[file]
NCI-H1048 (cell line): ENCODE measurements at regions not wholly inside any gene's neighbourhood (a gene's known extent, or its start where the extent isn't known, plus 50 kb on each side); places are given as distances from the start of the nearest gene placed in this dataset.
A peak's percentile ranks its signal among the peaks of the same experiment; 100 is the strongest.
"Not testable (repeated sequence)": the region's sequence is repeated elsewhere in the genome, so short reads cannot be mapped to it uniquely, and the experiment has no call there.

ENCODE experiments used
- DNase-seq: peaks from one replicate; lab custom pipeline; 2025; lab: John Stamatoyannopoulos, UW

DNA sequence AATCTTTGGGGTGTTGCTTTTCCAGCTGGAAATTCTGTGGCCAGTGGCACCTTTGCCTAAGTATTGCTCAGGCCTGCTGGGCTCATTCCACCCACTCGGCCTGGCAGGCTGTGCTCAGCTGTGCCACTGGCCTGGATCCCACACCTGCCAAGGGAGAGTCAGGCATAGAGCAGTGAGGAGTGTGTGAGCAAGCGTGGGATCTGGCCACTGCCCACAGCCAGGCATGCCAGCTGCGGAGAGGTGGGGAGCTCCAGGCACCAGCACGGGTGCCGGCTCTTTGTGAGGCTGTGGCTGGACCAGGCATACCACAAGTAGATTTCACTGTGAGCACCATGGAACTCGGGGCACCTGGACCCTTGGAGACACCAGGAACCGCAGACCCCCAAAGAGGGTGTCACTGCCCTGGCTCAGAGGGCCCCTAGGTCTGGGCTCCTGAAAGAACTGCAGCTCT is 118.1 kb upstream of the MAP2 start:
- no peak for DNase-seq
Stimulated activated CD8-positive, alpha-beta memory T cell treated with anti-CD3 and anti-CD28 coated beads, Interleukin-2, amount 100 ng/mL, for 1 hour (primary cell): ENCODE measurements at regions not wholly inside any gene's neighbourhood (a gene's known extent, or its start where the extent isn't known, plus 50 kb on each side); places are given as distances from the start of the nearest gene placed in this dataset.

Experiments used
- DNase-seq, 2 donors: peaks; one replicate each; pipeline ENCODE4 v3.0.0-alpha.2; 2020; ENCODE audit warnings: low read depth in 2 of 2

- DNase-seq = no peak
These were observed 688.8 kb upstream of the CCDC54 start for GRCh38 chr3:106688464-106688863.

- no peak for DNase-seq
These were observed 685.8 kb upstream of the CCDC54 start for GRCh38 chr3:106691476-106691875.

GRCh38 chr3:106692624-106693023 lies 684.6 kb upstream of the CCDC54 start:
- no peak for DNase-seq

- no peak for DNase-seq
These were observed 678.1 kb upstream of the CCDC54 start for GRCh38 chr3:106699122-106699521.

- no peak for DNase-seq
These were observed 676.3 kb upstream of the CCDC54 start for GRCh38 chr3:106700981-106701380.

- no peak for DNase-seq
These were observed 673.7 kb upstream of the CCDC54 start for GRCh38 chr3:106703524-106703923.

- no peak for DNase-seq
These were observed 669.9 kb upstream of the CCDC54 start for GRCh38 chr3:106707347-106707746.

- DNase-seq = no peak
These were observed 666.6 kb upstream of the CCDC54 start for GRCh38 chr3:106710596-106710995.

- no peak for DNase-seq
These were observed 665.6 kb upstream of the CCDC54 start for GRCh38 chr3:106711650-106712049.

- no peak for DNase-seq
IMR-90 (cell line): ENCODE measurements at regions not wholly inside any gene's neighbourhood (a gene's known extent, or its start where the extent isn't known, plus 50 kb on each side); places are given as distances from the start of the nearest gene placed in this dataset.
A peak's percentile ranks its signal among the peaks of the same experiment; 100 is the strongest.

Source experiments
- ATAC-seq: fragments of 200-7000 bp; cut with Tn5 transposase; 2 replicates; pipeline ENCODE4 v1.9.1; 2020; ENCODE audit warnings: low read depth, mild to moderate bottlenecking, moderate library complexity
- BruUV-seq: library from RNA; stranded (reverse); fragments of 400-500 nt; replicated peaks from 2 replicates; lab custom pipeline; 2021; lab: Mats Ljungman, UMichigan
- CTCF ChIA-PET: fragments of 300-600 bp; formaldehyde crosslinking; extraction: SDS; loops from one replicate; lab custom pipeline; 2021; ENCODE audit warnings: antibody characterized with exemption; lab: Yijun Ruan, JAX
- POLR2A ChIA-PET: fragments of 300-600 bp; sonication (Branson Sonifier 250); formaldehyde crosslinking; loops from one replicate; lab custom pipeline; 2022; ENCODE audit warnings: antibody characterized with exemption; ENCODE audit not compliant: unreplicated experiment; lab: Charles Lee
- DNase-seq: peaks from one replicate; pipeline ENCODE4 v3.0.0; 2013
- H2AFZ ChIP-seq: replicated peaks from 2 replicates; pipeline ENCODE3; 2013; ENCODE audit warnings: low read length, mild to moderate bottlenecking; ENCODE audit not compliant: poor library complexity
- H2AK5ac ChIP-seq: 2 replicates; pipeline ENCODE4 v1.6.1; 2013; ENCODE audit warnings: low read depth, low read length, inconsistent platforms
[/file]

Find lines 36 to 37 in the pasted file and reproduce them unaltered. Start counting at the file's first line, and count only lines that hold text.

- POLR2A ChIA-PET: fragments of 300-600 bp; sonication (Branson Sonifier 250); formaldehyde crosslinking; loops from one replicate; lab custom pipeline; 2022; ENCODE audit warnings: antibody characterized with exemption; ENCODE audit not compliant: unreplicated experiment; lab: Charles Lee
- DNase-seq: peaks from one replicate; pipeline ENCODE4 v3.0.0; 2013